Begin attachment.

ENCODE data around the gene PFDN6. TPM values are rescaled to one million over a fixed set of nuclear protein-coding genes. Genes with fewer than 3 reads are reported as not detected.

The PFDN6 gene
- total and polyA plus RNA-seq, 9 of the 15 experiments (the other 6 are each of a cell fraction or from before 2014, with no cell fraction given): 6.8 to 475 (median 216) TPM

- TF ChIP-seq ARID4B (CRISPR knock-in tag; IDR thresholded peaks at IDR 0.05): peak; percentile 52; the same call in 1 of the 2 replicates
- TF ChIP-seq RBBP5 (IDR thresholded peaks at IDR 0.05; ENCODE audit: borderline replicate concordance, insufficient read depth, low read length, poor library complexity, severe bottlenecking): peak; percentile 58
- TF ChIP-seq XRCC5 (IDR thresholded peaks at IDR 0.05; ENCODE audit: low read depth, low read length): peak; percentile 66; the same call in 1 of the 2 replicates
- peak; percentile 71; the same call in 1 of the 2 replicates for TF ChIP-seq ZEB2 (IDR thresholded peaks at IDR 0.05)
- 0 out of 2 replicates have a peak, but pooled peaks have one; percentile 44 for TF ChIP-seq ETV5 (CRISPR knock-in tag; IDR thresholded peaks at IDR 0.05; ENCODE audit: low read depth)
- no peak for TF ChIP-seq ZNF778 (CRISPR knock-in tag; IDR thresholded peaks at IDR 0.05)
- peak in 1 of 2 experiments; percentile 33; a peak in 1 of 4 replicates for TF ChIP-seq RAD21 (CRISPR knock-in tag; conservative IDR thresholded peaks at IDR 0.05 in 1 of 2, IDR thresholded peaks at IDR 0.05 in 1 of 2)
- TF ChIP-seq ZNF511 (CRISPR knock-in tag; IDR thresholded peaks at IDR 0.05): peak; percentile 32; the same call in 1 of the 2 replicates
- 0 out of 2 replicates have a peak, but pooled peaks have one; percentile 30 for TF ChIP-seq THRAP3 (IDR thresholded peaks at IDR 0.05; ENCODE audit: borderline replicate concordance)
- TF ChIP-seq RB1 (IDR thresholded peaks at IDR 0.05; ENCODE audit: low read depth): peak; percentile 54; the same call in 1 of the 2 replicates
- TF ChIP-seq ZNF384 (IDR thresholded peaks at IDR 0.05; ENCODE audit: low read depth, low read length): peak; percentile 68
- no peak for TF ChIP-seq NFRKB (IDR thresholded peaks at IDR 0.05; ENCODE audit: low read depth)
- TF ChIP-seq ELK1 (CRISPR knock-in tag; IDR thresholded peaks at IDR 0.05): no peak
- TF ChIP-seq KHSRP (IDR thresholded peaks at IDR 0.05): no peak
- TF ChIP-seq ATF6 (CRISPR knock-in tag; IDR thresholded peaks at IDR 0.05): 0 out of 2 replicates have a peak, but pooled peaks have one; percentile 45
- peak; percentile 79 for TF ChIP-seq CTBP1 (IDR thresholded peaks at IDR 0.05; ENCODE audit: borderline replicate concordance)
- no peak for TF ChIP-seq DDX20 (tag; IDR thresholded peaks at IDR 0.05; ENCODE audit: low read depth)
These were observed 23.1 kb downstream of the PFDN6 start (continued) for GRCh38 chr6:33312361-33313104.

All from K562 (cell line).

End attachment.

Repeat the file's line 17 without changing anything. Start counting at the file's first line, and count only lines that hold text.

- TF ChIP-seq KHSRP (IDR thresholded peaks at IDR 0.05): no peak